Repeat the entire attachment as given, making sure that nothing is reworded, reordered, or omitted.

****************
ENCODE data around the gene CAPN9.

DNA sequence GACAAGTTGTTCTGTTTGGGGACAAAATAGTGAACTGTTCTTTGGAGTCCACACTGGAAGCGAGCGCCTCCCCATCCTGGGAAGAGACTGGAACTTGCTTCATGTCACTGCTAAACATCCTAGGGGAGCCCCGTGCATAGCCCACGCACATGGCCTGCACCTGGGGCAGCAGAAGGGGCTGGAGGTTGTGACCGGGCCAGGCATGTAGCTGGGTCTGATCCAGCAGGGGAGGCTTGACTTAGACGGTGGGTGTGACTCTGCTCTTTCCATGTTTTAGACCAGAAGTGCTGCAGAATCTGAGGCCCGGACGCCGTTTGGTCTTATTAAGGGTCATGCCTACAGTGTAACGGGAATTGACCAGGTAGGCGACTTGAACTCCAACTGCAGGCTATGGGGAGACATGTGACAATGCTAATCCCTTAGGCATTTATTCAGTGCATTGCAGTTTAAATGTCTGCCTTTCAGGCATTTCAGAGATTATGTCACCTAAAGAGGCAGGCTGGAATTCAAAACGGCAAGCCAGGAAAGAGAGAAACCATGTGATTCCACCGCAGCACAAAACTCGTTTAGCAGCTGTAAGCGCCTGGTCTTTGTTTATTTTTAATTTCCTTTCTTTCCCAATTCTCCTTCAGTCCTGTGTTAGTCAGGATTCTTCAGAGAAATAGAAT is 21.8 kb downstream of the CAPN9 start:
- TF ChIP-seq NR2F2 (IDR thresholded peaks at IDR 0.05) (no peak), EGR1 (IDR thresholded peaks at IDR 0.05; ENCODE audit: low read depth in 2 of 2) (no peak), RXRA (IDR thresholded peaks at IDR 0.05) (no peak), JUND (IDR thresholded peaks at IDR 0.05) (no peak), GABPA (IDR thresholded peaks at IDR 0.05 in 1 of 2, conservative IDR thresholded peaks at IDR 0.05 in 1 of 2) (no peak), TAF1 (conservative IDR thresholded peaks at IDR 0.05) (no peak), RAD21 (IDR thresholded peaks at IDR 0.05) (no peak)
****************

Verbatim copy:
ENCODE data around the gene CAPN9.

DNA sequence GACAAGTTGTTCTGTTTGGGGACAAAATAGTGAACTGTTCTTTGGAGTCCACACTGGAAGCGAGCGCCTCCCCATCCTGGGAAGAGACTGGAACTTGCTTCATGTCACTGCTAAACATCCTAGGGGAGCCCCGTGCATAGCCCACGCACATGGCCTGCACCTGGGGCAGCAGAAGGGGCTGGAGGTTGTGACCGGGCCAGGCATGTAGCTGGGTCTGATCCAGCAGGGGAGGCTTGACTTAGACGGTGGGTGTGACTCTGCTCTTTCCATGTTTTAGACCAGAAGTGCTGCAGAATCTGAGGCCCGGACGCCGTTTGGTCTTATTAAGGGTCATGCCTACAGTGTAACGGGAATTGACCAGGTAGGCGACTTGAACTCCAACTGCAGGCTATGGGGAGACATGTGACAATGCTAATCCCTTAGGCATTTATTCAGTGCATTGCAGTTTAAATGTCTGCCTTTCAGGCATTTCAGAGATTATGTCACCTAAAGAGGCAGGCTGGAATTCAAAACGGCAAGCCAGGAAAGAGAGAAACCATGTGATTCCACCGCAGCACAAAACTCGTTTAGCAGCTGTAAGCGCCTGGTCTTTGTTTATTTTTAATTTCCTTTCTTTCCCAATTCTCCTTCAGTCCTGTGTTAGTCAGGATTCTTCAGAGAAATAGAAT is 21.8 kb downstream of the CAPN9 start:
- TF ChIP-seq NR2F2 (IDR thresholded peaks at IDR 0.05) (no peak), EGR1 (IDR thresholded peaks at IDR 0.05; ENCODE audit: low read depth in 2 of 2) (no peak), RXRA (IDR thresholded peaks at IDR 0.05) (no peak), JUND (IDR thresholded peaks at IDR 0.05) (no peak), GABPA (IDR thresholded peaks at IDR 0.05 in 1 of 2, conservative IDR thresholded peaks at IDR 0.05 in 1 of 2) (no peak), TAF1 (conservative IDR thresholded peaks at IDR 0.05) (no peak), RAD21 (IDR thresholded peaks at IDR 0.05) (no peak)